In the late 18th century, an engraver named Paul Revere bought paper for the first colonial currency from the Liberty Paper Mill, opened by Stephen Crane. Crane's mill also supplied paper to the Massachusetts Spy--a subversive newspaper that circulated when the British occupied Boston--and made cartridge paper for cannons and rifles used by the Continental army.

More than two centuries later, the cannons are long gone, and Crane & Co. has grown into a global business. Yet my family's company still makes the paper for U.S. currency production--and given our special role in U.S. history, we still think it's important to continue to make many of our products here in the United States.

We do this for many reasons--our history, the quality of our products, the expertise of our people and the resources available. We can do it competitively because of the investments we have made in our people, our factories and our community.

Why History Matters

Despite the longevity of our company, it's still necessary for us and for every company--big, small, old and new--to have a connection with where, how and why it was started.

In 1801, one of Stephen's sons, Zenas Crane, opened a mill on the banks of the Housatonic River in Dalton, Massachusetts--and Crane & Co. has been there ever since.

Today, we have operations in Georgia, New Hampshire, New York, Boston and Sweden, but the majority of our U.S. manufacturing is still done in Western Massachusetts; we've been operating in many of the same mills for more than 150 years.

Product Expertise

There is nothing more American than our currency, so of course we make the paper for the U.S. currency here in the U.S., and we have since 1879.

U.S. currency paper is the most durable banknote paper in the world--with the longest life span of any paper currency. Crane embedded silk threads in banknote paper in 1844 and has been a world leader in developing advanced counterfeit deterrents for banknotes ever since.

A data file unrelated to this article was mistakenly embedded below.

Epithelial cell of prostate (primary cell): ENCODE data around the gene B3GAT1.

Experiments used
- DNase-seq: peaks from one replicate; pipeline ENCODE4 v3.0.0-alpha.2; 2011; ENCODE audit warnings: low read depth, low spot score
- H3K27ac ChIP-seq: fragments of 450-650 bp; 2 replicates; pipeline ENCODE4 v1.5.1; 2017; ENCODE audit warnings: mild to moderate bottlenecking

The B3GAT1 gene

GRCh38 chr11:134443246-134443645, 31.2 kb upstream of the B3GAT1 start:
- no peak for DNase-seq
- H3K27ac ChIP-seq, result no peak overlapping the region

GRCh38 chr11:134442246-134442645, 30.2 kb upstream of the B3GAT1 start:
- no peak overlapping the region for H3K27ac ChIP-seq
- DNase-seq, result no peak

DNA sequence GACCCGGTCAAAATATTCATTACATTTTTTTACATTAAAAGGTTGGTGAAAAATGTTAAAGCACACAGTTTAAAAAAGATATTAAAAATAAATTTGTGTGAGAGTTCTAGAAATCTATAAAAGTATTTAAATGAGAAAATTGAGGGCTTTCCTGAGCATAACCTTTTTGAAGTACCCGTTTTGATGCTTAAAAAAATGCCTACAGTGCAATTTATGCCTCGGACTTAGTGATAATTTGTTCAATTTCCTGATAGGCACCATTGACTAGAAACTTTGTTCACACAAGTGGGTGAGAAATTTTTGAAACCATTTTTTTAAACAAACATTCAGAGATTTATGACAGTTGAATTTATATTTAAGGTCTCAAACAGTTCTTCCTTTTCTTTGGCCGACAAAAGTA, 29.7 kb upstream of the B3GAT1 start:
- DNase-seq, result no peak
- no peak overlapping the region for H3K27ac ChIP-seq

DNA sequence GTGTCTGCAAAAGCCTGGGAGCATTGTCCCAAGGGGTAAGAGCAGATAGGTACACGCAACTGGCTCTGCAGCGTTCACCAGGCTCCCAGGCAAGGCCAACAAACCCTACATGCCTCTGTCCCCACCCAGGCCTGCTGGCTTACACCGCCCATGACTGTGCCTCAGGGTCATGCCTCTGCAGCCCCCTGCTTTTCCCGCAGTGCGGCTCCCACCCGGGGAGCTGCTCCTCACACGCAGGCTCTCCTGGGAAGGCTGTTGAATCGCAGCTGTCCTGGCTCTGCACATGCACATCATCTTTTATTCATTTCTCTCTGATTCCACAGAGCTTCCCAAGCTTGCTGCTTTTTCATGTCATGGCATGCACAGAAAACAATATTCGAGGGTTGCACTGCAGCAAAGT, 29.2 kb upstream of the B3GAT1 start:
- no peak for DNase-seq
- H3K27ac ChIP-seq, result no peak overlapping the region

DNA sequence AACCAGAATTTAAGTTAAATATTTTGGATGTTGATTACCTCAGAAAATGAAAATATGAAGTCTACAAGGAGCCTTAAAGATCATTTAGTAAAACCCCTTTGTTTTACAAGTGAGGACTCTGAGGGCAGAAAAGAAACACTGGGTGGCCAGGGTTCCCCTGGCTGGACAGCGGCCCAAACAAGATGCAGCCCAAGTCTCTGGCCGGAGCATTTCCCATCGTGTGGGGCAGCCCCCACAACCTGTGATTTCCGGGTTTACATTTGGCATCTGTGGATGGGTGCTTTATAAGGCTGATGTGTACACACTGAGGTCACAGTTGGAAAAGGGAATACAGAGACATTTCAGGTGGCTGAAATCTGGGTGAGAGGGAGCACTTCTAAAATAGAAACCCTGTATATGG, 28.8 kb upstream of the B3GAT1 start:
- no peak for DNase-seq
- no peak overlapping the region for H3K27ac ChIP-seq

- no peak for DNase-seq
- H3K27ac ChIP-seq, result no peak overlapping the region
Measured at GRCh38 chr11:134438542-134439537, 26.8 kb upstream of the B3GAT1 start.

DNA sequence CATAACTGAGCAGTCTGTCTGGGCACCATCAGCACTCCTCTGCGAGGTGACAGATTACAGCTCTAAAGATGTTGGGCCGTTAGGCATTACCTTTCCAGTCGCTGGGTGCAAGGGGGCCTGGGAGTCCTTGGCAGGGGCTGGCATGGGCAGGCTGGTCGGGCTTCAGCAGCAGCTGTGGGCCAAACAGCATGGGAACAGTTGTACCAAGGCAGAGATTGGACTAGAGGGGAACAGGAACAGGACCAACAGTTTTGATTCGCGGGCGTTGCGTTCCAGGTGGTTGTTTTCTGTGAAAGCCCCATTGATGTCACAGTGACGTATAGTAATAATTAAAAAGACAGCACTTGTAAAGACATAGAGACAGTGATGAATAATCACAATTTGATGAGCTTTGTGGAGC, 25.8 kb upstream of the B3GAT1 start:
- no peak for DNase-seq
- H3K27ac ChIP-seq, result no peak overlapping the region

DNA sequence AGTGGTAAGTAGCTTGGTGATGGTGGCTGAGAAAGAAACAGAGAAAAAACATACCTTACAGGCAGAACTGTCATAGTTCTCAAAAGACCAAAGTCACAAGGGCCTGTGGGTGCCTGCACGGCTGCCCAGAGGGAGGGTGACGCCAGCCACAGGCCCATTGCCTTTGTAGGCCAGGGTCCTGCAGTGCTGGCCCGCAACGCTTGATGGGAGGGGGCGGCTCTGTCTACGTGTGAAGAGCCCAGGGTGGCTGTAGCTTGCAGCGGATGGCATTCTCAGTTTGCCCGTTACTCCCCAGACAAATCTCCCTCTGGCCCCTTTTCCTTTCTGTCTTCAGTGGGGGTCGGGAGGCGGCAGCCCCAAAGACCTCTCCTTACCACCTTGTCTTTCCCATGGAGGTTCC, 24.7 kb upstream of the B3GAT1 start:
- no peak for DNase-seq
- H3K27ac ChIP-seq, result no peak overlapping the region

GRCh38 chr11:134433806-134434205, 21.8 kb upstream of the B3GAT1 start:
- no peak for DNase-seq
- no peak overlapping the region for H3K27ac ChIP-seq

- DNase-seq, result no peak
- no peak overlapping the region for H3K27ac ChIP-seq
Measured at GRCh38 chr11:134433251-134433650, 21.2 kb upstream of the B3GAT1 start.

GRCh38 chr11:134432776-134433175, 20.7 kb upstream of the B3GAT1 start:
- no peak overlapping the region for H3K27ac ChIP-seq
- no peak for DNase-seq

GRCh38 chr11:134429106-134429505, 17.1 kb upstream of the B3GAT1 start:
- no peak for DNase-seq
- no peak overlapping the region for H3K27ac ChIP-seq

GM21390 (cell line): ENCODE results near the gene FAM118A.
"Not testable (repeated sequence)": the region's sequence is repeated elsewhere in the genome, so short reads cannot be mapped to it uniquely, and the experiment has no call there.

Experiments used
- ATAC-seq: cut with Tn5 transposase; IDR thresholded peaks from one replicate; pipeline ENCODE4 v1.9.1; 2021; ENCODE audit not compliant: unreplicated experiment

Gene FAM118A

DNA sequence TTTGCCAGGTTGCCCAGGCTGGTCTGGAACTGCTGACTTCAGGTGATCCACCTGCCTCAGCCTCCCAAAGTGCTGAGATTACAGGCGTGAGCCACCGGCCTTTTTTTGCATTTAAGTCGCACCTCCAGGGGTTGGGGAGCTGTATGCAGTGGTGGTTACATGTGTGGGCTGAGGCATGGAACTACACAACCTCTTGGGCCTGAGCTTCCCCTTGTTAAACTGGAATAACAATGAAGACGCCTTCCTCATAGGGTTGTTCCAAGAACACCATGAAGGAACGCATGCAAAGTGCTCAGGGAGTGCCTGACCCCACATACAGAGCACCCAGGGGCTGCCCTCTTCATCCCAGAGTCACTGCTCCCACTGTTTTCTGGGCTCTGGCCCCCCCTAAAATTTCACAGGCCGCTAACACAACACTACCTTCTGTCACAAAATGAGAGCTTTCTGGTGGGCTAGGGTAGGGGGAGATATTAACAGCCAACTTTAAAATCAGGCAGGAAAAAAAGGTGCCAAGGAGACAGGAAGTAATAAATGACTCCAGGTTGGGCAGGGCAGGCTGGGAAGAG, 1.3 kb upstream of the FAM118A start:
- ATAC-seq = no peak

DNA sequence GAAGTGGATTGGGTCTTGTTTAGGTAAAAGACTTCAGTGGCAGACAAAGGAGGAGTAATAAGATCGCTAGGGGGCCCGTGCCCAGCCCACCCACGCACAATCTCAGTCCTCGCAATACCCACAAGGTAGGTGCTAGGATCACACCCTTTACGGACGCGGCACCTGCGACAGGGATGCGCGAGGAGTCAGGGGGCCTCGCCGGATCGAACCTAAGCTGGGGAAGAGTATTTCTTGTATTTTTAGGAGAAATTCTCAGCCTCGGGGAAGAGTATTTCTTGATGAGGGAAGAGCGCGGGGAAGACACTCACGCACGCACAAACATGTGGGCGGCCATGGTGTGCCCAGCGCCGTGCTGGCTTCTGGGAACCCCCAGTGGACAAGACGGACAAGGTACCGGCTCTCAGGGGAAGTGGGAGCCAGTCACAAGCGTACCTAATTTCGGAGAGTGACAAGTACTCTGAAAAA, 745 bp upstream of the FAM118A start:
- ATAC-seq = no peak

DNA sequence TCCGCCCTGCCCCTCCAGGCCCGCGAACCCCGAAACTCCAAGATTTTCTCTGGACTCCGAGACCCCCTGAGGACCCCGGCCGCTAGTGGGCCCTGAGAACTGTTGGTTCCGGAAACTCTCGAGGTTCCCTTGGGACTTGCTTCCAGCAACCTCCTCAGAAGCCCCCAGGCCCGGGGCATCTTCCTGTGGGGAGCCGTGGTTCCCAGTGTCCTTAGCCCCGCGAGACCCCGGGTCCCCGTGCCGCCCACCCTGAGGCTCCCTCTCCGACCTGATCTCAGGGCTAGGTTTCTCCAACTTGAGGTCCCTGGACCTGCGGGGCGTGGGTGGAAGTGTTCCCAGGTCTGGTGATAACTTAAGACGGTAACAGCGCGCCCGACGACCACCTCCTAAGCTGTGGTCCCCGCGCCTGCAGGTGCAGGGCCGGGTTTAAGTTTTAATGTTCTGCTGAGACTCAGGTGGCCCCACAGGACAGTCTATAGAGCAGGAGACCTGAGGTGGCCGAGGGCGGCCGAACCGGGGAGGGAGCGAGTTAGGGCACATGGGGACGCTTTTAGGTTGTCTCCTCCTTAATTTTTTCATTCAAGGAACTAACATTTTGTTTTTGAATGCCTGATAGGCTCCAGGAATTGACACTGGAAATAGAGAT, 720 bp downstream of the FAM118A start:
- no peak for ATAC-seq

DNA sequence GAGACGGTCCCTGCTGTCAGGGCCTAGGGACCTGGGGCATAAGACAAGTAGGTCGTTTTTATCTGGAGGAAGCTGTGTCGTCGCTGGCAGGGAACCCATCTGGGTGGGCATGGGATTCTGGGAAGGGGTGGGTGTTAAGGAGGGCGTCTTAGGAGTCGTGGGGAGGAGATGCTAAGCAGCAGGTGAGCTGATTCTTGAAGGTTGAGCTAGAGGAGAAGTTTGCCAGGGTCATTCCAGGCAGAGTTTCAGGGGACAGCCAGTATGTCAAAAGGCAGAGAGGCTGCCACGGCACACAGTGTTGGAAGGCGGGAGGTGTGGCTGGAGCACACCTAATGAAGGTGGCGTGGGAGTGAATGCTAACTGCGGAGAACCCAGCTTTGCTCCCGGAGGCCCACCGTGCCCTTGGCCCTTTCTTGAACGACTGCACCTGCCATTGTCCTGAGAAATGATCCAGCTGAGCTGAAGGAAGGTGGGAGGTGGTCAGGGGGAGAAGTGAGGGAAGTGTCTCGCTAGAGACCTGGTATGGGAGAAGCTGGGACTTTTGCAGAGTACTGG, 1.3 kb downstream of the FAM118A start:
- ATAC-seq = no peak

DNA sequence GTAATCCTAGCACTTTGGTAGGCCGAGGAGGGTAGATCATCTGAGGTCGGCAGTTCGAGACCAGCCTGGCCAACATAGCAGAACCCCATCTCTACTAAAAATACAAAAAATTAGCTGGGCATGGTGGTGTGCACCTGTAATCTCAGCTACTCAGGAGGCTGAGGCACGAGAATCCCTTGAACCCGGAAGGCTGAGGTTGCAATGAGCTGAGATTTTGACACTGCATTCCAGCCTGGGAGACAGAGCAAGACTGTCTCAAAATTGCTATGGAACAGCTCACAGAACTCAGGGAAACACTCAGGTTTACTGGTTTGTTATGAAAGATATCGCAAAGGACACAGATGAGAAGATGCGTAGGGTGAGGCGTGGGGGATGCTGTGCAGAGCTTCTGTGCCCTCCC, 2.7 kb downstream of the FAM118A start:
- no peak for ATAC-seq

But currency isn't all we do here in the U.S. We produce exquisite stationery that has been used for more than a century all over the world.

We're still known for our 100% cotton paper and the unparalleled quality of our craftsmanship.

We also manufacture products that are used in a variety of industrial, commercial and consumer applications - from aircraft firewalls to solar panels to water filters and even surfboards.

Our customers can, and do, find these products all over the world--but they can't find that variety of expertise anywhere else in the U.S. That's our competitive advantage, because we've invested so much time and energy here to build the business. It is a main contributor to the success of our company and not easily replicable.


Another reason we're based in Western Massachusetts is pretty basic: water. Our 50 wells provide us with more than 1 billion gallons of pure water per year. Water is the key ingredient in making paper.

Over the years we've taken measures to reduce our impact on the environment. We created our first wastewater treatment facility in the 1950s;  70% percent of the energy used to make paper in Dalton comes from a facility that burns trash to create steam. We also compost the waste fibers from our paper-making process with municipal leaf and yard waste to create topsoil for land reclamation projects.

We have been doing business in the same location for more than 200 years--it's a community in which generations of our families and employees continue to live and work. It's our home. We do our best to keep it clean, give back and to keep it sustainable both for our neighbors and for our business.

While we have expanded globally over the past few decades, Western Massachusetts remains central to our identity and our expertise. It is home to products that are used all over the world.

By the way: My favorite product made in Dalton? It's a component in a circuit board that's now on the surface of Mars. It helps propel the Mars Rover.

Now that is what I like to call offshoring.